The Millennial Dilemma
A feature in the September issue focused on the continued economic challenges for those who came of age during the Great Recession.
Kudos to my alumni magazine for getting it right.
Dean Wallace, ’08
Photo: Dean Wallace, ’08
My Stanford degree is a PhD in economics. I found the article to be an accurate analysis in many respects. But I was struck by two issues. First, there was hardly any attention to the fact that a very high percentage of new jobs are gig, contract or temporary—without benefits like health insurance or a pension or even a 401(k)-type retirement fund. Second, I found no discussion of a universal basic income (UBI). This despite the fact that Stanford has a Center for Ethics in Society that has held seminars with some of the leading analysts of UBI. Why?
Peter Knight, MA ’66, PhD ’70
Rio de Janeiro, Brazil
As I watch my niece and nephew who are both millennials, I notice that they’re both minimalistic. They live in small enclosures and seem to be happy with them.
Much could be accomplished by rethinking human habitation. Instead of constructing single-family dwellings, why not starter homes with 400, 600, 800 square feet? Why not study what type of housing and community make for a happier and more supported human being? It could be that communities centered around shops and schools and, yes, even high rises could be the wave of the future. This would encourage more walking. And why not rapid transit to go from one community to another? Human habitation will have to come to this, if we’re going to avert climate change and the overuse of fossil fuel.
In my 20s, I calculated the rate of miles I traveled in my car and divided it by the hours I worked in order to make the money to buy and maintain it. The result was the same as if I had walked. So our fast hurry is a big nothing.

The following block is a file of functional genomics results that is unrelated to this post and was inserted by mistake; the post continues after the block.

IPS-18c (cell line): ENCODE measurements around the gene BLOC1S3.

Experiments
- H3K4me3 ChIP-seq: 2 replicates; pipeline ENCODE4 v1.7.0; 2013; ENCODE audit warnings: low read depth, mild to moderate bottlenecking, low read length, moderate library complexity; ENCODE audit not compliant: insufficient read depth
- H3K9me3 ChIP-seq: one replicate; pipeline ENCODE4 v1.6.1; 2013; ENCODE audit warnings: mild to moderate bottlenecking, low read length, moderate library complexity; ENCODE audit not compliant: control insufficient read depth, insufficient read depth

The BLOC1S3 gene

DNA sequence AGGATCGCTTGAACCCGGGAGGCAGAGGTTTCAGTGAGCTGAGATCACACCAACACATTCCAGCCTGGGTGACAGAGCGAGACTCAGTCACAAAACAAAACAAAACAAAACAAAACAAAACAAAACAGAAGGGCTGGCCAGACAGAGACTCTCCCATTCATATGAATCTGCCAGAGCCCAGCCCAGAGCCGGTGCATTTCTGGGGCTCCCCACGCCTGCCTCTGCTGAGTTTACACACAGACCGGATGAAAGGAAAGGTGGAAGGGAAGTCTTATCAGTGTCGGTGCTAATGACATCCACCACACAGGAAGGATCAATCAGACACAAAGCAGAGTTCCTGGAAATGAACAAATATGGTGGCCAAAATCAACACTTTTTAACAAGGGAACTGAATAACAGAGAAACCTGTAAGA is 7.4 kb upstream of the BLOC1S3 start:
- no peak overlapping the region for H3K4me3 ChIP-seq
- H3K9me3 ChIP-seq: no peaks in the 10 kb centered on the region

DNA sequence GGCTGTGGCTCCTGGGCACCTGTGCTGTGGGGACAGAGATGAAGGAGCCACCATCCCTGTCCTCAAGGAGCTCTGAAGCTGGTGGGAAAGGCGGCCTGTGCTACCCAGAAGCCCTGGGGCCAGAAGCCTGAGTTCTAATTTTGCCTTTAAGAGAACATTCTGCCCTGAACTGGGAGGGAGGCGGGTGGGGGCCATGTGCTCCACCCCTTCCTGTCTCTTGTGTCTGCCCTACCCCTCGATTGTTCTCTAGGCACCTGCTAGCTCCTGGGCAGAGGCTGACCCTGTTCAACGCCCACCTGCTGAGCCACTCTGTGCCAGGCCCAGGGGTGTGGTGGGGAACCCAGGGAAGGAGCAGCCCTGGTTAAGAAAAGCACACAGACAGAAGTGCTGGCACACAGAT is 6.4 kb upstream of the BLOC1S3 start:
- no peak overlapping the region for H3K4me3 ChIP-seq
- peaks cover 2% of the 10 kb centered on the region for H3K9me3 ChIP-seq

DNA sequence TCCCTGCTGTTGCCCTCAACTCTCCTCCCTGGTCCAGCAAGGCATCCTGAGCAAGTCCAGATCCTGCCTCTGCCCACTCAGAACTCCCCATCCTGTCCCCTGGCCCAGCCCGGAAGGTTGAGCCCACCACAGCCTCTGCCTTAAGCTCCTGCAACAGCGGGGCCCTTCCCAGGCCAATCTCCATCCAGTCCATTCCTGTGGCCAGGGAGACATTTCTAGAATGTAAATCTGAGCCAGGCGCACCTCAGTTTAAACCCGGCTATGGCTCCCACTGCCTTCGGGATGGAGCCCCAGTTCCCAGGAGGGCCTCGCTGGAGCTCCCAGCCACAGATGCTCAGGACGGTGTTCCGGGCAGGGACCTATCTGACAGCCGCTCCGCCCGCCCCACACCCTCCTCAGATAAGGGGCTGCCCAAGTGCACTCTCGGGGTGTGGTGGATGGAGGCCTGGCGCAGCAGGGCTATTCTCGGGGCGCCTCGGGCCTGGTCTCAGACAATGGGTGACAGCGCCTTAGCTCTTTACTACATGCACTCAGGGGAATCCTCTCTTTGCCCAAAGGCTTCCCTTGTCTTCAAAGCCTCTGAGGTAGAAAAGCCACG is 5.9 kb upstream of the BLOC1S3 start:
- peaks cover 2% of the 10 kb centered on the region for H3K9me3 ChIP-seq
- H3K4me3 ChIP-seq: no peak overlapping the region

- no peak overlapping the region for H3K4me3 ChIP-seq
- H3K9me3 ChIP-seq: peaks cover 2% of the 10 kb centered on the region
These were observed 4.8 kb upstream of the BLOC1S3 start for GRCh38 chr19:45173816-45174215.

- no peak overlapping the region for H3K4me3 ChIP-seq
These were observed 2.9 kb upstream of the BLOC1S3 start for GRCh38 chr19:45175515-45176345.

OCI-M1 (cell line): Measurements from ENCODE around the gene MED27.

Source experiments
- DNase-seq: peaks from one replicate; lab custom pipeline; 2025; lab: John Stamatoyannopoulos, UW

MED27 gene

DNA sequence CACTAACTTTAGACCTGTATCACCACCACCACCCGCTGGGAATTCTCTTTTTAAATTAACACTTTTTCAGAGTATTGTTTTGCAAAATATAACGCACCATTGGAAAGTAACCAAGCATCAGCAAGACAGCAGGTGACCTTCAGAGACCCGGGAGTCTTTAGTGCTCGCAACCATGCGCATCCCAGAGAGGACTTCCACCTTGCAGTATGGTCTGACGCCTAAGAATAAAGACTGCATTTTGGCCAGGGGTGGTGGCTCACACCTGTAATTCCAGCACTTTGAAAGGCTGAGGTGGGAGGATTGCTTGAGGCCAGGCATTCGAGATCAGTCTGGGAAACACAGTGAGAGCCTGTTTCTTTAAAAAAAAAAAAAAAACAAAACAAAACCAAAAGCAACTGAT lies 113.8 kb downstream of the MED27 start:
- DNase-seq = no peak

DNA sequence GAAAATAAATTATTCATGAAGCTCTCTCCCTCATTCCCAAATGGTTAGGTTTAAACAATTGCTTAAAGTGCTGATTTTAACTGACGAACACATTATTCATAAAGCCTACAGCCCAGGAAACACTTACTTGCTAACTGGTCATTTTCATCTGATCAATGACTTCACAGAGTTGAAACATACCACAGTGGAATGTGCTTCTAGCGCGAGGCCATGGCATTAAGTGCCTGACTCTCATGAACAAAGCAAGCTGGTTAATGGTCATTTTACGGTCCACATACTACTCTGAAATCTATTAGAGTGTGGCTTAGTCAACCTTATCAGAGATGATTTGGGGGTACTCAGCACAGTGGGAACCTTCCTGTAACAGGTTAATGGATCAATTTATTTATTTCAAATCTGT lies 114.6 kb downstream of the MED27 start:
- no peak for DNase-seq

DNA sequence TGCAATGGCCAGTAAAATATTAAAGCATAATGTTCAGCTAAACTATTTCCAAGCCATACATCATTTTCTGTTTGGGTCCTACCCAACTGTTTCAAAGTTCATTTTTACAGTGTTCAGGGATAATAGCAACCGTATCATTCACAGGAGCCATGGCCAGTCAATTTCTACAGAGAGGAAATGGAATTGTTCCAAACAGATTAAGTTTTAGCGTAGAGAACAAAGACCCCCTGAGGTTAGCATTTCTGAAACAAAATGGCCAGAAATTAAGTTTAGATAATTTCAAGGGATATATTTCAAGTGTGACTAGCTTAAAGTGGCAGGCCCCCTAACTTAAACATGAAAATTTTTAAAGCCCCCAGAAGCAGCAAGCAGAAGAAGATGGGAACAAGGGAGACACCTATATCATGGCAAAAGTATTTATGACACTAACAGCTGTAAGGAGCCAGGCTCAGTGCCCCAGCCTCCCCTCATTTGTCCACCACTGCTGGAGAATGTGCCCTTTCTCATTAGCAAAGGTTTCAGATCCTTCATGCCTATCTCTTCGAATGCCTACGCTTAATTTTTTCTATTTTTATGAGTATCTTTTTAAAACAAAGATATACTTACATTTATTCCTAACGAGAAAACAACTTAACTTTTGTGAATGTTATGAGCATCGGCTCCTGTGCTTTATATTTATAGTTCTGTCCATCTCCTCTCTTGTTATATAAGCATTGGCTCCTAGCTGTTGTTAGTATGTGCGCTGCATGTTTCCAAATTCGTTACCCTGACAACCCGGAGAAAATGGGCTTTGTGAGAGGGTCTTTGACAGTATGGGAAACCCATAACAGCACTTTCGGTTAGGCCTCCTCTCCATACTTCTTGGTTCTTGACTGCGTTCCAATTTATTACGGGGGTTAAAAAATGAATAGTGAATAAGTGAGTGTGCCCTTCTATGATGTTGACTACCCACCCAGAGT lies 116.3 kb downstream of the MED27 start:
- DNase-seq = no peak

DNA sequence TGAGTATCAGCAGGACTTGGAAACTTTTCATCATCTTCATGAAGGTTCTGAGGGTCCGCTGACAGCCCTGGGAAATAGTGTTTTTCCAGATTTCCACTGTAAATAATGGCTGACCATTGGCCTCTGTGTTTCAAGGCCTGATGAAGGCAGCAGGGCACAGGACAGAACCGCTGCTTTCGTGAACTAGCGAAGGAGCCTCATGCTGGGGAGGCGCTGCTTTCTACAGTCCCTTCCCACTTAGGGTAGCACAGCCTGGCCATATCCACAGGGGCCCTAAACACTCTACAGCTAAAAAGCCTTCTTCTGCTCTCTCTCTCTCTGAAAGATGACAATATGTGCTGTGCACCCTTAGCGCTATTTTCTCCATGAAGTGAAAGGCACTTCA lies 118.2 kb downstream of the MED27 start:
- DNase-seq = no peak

Carmen Fojo, MS ’74
Los Osos, California
The situation may not be as bad as painted in the article. No doubt the difficult individual circumstances of Milton Sólorzano and Amanda Gelender are accurately portrayed, but supporting a case with anecdotal evidence is generally easy to do. The article quotes David Grusky, the director of Stanford’s Center on Poverty and Inequality, in support of the central thesis. But one has to wonder about the mission of such an organization.
Edward Lazear, former chair of the President’s Council of Economic Advisers and a professor at the Graduate School of Business, shows evidence in a Wall Street Journal essay in support of his statement that “the employment and wage statistics suggest that the slack associated with the 2007–2009 recession is all but eliminated.” Jack Kelly writes in Forbes about a study by Coldwell Banker that concludes that by 2030, millennials will hold five times as much wealth as they hold today and are expected to inherit over $68 trillion.
A big risk is that we overstate the problem and end up with governmental action to “fix it” with social and economic engineering, as is implied in Grusky’s comment “We just need to direct [markets] in a different way.” Sorry, no.
Refreshingly, Lee Ohanian’s comments were included in the article, and they make a lot of sense: Let the marketplace work. Yes, please.
Phil Schultz, MS ’74, PhD ’76
Lee Ohanian of the Hoover Institution is paraphrased as saying that millennials’ prospects could be improved through less regulation in health care, housing and education. Let people choose the type of health care they want. Let parents pick which schools their children attend. Let builders build regardless of current zoning. Rely on the magic of the marketplace! Free choice and free enterprise, unchained!